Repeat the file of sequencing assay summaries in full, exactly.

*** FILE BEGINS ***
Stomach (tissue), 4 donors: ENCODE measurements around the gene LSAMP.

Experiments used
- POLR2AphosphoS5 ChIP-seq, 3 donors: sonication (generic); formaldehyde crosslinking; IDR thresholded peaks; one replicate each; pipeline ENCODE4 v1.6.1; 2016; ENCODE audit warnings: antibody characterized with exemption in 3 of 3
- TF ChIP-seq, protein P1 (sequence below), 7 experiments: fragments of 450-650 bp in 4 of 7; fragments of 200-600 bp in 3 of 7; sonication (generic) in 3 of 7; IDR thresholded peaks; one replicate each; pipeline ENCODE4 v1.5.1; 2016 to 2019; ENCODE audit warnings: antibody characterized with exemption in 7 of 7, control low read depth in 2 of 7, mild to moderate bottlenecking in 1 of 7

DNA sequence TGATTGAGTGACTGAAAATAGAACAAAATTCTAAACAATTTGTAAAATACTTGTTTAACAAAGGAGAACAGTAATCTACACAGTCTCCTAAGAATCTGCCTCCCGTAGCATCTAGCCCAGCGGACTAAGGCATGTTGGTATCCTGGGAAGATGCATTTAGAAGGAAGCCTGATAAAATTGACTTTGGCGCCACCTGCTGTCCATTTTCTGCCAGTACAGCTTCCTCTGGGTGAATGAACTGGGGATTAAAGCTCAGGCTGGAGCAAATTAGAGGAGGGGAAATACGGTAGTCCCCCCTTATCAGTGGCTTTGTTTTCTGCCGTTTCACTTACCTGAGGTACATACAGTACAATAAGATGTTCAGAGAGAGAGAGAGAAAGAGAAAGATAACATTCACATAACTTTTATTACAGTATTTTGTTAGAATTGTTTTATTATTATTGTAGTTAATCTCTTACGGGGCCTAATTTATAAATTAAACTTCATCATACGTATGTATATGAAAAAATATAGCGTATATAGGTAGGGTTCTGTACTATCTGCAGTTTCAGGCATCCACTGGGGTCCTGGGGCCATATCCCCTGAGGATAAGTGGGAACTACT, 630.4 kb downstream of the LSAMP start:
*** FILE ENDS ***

Stomach (tissue), 4 donors: ENCODE measurements around the gene LSAMP.

Experiments used
- POLR2AphosphoS5 ChIP-seq, 3 donors: sonication (generic); formaldehyde crosslinking; IDR thresholded peaks; one replicate each; pipeline ENCODE4 v1.6.1; 2016; ENCODE audit warnings: antibody characterized with exemption in 3 of 3
- TF ChIP-seq, protein P1 (sequence below), 7 experiments: fragments of 450-650 bp in 4 of 7; fragments of 200-600 bp in 3 of 7; sonication (generic) in 3 of 7; IDR thresholded peaks; one replicate each; pipeline ENCODE4 v1.5.1; 2016 to 2019; ENCODE audit warnings: antibody characterized with exemption in 7 of 7, control low read depth in 2 of 7, mild to moderate bottlenecking in 1 of 7

DNA sequence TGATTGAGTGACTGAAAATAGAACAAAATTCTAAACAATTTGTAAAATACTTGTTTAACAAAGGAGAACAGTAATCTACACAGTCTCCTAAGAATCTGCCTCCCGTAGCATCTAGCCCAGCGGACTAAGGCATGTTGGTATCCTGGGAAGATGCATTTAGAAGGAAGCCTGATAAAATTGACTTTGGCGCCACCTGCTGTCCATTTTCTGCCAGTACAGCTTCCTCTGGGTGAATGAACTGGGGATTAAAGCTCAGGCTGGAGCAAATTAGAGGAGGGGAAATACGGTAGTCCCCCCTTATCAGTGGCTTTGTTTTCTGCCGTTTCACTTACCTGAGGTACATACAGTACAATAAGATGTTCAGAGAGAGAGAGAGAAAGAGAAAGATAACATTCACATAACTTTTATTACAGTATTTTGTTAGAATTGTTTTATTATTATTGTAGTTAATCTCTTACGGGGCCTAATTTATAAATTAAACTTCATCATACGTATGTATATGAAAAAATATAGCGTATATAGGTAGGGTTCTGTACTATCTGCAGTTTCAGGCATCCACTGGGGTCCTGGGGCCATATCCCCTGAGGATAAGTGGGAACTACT, 630.4 kb downstream of the LSAMP start: